HEAD, must never be disabled and should not return this error code.
This response is sent when the web server, after performing server-driven content negotiation, doesn’t find any content following the criteria given by the user agent.
This is similar to 401 but authentication is needed to be done by a proxy.
This response is sent on an idle connection by some servers, even without any previous request by the client. It means that the server would like to shut down this unused connection. This response is used much more since some browsers, like Chrome, Firefox 27+, or IE9, use HTTP pre-connection mechanisms to speed up surfing. Also note that some servers merely shut down the connection without sending this message.
This response is sent when a request conflicts with the current state of the server.
This response would be sent when the requested content has been permanently deleted from server, with no forwarding address. Clients are expected to remove their caches and links to the resource. The HTTP specification intends this status code to be used for “limited-time, promotional services”. APIs should not feel compelled to indicate resources that have been deleted with this status code.
Server rejected the request because the Content-Length header field is not defined and the server requires it.
The client has indicated preconditions in its headers which the server does not meet.
Request entity is larger than limits defined by server; the server might close the connection or return an
Retry-After header field.
The URI requested by the client is longer than the server is willing to interpret.
The media format of the requested data is not supported by the server, so the server is rejecting the request.
The range specified by the
Range header field in the request can’t be fulfilled; it’s possible that the range is outside the size of the target URI’s data.
This response code means the expectation indicated by the
Expect request header field can’t be met by the server.
The server refuses the attempt to brew coffee with a teapot.
The request was directed at a server that is not able to produce a response. This can be sent by a server that is not configured to produce responses for the combination of scheme and authority that are included in the request URI.
The request was well-formed but was unable to be followed due to semantic errors.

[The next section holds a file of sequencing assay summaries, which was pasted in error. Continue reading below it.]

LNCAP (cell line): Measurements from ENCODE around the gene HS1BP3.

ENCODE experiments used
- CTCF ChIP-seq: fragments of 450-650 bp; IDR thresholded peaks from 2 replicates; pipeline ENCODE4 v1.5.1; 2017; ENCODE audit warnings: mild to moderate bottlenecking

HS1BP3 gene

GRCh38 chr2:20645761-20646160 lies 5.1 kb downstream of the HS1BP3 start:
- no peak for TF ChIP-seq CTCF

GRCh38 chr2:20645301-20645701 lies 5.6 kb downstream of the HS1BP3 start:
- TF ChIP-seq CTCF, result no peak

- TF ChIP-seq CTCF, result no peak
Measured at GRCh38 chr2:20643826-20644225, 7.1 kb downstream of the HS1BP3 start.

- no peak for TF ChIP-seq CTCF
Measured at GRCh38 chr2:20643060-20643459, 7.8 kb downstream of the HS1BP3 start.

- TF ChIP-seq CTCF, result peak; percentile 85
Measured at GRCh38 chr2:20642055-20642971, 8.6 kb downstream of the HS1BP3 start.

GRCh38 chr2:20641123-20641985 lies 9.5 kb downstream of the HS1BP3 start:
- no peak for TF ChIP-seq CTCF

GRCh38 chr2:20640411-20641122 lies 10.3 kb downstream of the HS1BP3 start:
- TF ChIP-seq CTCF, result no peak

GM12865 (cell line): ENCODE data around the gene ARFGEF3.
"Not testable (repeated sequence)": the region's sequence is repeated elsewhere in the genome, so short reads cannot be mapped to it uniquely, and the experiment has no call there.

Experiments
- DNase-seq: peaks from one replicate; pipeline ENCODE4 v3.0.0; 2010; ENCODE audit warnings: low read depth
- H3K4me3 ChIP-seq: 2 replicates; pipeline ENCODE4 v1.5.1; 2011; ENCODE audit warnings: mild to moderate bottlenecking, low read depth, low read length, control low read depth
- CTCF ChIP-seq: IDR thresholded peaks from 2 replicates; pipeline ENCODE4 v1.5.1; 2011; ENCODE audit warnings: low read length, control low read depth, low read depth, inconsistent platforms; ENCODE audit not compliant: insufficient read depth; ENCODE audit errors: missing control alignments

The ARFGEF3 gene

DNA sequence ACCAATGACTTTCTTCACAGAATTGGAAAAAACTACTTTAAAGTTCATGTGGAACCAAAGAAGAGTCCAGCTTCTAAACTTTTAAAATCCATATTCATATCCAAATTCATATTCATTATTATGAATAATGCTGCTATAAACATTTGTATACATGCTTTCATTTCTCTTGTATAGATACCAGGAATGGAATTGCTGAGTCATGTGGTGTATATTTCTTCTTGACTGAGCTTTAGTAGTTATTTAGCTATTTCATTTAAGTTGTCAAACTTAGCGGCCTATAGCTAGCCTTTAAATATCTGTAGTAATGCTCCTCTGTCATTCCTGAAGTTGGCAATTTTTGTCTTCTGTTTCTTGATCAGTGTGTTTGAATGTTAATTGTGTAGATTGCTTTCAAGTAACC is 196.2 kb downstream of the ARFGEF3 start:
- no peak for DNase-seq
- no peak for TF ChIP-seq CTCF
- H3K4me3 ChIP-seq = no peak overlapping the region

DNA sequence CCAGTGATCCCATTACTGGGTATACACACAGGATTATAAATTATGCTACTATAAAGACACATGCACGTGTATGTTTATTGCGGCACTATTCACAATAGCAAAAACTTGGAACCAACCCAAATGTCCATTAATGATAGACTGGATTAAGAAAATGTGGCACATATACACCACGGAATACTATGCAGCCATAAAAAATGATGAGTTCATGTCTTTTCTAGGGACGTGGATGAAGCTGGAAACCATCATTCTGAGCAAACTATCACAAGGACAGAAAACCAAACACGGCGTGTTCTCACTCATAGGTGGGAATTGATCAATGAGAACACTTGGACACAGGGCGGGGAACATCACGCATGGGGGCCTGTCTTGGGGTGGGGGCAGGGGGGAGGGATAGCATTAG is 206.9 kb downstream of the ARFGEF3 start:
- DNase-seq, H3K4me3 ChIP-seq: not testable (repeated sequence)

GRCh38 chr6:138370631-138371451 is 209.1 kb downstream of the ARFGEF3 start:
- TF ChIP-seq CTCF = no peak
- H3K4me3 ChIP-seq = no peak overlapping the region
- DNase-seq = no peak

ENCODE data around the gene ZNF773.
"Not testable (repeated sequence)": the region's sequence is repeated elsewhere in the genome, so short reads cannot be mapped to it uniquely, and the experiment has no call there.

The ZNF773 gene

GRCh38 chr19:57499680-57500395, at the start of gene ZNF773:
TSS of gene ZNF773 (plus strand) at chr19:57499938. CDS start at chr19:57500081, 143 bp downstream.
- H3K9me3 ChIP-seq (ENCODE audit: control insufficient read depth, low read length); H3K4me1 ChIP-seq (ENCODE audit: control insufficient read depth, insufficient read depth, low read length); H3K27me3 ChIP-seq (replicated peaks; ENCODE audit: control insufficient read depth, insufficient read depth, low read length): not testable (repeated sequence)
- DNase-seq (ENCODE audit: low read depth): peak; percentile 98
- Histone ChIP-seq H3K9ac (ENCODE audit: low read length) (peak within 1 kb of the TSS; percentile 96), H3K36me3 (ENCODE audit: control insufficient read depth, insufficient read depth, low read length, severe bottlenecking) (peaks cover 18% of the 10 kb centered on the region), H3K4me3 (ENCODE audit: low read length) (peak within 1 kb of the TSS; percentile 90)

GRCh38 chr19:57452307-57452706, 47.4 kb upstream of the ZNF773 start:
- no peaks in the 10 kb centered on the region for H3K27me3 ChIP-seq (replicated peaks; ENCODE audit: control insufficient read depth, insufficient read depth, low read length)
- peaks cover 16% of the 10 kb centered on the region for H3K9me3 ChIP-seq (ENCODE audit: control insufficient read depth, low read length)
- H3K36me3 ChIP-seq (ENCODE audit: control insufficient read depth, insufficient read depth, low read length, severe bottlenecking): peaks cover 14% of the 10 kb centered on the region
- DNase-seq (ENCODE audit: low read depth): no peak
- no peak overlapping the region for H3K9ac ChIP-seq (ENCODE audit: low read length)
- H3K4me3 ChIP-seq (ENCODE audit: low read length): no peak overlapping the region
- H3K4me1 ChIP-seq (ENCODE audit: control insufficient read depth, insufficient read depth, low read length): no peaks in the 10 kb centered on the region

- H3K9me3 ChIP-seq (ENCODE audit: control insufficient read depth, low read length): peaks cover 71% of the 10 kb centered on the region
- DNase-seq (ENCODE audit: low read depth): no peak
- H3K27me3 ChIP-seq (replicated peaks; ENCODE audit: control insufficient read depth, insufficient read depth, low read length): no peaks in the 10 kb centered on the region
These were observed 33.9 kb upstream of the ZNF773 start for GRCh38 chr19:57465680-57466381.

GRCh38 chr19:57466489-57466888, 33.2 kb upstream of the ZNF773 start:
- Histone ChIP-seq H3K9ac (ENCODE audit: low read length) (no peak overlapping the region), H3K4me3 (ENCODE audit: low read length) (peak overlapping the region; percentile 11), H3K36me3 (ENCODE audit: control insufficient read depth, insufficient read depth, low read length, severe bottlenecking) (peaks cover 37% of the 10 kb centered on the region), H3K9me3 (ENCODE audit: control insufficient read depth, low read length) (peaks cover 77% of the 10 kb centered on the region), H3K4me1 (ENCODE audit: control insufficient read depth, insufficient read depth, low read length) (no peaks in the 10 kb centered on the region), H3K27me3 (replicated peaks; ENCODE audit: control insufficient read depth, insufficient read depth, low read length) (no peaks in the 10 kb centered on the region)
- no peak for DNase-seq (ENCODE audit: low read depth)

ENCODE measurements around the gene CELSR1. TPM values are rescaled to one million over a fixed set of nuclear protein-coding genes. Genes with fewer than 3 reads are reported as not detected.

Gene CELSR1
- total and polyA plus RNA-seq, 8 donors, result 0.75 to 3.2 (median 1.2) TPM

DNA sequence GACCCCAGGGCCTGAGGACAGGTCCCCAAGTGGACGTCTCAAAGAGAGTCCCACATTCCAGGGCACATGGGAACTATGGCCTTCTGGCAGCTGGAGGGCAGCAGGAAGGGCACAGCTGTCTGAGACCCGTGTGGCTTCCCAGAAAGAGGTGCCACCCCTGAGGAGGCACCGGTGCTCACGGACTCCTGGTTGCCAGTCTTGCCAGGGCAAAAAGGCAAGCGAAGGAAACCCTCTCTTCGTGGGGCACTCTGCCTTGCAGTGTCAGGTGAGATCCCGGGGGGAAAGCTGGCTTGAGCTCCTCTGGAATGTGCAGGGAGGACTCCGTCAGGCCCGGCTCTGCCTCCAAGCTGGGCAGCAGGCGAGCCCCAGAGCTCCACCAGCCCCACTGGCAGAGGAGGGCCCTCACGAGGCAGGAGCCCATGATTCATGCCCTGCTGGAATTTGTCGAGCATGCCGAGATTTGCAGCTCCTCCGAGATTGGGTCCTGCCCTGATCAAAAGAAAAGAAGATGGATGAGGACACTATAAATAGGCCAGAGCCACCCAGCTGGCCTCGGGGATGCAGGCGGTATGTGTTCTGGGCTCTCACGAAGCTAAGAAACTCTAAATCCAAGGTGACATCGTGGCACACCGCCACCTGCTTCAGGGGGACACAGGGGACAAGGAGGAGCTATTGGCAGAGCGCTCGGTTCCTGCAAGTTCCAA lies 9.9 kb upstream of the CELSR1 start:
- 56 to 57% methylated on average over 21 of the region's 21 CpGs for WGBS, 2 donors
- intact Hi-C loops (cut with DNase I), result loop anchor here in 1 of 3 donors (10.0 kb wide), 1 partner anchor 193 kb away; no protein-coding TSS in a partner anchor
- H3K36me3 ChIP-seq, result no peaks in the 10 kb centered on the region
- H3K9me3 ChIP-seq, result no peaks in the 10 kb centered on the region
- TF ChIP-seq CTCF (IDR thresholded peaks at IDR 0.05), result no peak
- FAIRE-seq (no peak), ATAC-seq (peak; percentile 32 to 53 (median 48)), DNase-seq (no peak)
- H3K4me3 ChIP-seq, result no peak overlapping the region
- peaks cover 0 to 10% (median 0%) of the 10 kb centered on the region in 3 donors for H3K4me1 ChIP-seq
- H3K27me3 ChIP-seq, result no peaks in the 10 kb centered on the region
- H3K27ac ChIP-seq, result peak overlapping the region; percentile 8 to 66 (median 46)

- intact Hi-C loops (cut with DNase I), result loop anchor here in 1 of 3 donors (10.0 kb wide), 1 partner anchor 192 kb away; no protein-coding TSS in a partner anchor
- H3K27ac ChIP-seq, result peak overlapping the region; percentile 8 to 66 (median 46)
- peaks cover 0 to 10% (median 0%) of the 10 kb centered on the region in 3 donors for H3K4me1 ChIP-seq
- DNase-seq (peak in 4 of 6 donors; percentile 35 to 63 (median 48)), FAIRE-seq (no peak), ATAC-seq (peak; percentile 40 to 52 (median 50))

The resource that is being accessed is locked.
The request failed due to failure of a previous request.
Indicates that the server is unwilling to risk processing a request that might be replayed.
The server refuses to perform the request using the current protocol but might be willing to do so after the client upgrades to a different protocol. The server sends an Upgrade header in a
426 response to indicate the required protocol(s).
The origin server requires the request to be conditional. Intended to prevent the ‘lost update’ problem, where a client GETs a resource’s state, modifies it, and PUTs it back to the server, when meanwhile a third party has modified the state on the server, leading to a conflict.
The user has sent too many requests in a given amount of time (“rate limiting”).
The server is unwilling to process the request because its header fields are too large. The request MAY be resubmitted after reducing the size of the request header fields
The user requests an illegal resource, such as a web page censored by a government.
The server has encountered a situation it doesn’t know how to handle.
The request method is not supported by the server and cannot be handled. The only methods that servers are required to support (and therefore that must not return this code) are
This error response means that the server, while working as a gateway to get a response needed to handle the request, got an invalid response.
The server is not ready to handle the request. Common causes are a server that is down for maintenance or that is overloaded. Note that together with this response, a user-friendly page explaining the problem should be sent. This responses should be used for temporary conditions and the
Retry-After: HTTP header should, if possible, contain the estimated time before the recovery of the service. The webmaster must also take care about the caching-related headers that are sent along with this response, as these temporary condition responses should usually not be cached.
This error response is given when the server is acting as a gateway and cannot get a response in time.
The HTTP version used in the request is not supported by the server.
The server has an internal configuration error: transparent content negotiation for the request results in a circular reference.
The server has an internal configuration error: the chosen variant resource is configured to engage in transparent content negotiation itself, and is therefore not a proper end point in the negotiation process.
The server detected an infinite loop while processing the request.
Further extensions to the request are required for the server to fulfill it.
The 511 status code indicates that the client needs to authenticate to gain network access.